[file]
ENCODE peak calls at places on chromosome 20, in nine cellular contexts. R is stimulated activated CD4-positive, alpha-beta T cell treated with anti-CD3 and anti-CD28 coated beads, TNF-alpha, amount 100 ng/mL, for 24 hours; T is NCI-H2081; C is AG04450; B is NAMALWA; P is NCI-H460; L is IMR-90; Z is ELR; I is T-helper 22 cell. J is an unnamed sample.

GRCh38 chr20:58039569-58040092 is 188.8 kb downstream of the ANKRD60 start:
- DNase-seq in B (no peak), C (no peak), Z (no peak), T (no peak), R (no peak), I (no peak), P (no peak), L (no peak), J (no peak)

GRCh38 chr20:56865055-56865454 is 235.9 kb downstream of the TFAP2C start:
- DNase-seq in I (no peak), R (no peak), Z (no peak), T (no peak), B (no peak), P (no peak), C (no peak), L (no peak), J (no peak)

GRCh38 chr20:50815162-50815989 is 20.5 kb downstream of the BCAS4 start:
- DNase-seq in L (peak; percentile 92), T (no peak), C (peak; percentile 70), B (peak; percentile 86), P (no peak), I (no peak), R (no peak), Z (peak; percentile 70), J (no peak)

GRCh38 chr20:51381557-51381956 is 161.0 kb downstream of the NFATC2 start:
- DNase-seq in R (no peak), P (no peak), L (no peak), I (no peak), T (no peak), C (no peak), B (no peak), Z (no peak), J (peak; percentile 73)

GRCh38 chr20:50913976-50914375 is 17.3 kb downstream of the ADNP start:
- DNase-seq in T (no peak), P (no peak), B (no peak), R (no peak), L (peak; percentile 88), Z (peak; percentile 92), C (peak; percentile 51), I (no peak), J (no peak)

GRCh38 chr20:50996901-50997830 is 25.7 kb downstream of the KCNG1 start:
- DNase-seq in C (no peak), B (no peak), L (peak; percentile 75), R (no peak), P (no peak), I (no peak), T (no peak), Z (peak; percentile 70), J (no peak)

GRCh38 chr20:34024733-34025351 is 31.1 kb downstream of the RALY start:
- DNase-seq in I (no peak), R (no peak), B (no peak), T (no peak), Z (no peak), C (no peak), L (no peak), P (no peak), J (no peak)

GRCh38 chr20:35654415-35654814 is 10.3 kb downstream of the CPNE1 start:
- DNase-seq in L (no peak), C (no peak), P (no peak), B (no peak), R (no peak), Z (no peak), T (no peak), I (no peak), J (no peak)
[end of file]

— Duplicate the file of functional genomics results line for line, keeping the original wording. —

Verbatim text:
ENCODE peak calls at places on chromosome 20, in nine cellular contexts. R is stimulated activated CD4-positive, alpha-beta T cell treated with anti-CD3 and anti-CD28 coated beads, TNF-alpha, amount 100 ng/mL, for 24 hours; T is NCI-H2081; C is AG04450; B is NAMALWA; P is NCI-H460; L is IMR-90; Z is ELR; I is T-helper 22 cell. J is an unnamed sample.

GRCh38 chr20:58039569-58040092 is 188.8 kb downstream of the ANKRD60 start:
- DNase-seq in B (no peak), C (no peak), Z (no peak), T (no peak), R (no peak), I (no peak), P (no peak), L (no peak), J (no peak)

GRCh38 chr20:56865055-56865454 is 235.9 kb downstream of the TFAP2C start:
- DNase-seq in I (no peak), R (no peak), Z (no peak), T (no peak), B (no peak), P (no peak), C (no peak), L (no peak), J (no peak)

GRCh38 chr20:50815162-50815989 is 20.5 kb downstream of the BCAS4 start:
- DNase-seq in L (peak; percentile 92), T (no peak), C (peak; percentile 70), B (peak; percentile 86), P (no peak), I (no peak), R (no peak), Z (peak; percentile 70), J (no peak)

GRCh38 chr20:51381557-51381956 is 161.0 kb downstream of the NFATC2 start:
- DNase-seq in R (no peak), P (no peak), L (no peak), I (no peak), T (no peak), C (no peak), B (no peak), Z (no peak), J (peak; percentile 73)

GRCh38 chr20:50913976-50914375 is 17.3 kb downstream of the ADNP start:
- DNase-seq in T (no peak), P (no peak), B (no peak), R (no peak), L (peak; percentile 88), Z (peak; percentile 92), C (peak; percentile 51), I (no peak), J (no peak)

GRCh38 chr20:50996901-50997830 is 25.7 kb downstream of the KCNG1 start:
- DNase-seq in C (no peak), B (no peak), L (peak; percentile 75), R (no peak), P (no peak), I (no peak), T (no peak), Z (peak; percentile 70), J (no peak)

GRCh38 chr20:34024733-34025351 is 31.1 kb downstream of the RALY start:
- DNase-seq in I (no peak), R (no peak), B (no peak), T (no peak), Z (no peak), C (no peak), L (no peak), P (no peak), J (no peak)

GRCh38 chr20:35654415-35654814 is 10.3 kb downstream of the CPNE1 start:
- DNase-seq in L (no peak), C (no peak), P (no peak), B (no peak), R (no peak), Z (no peak), T (no peak), I (no peak), J (no peak)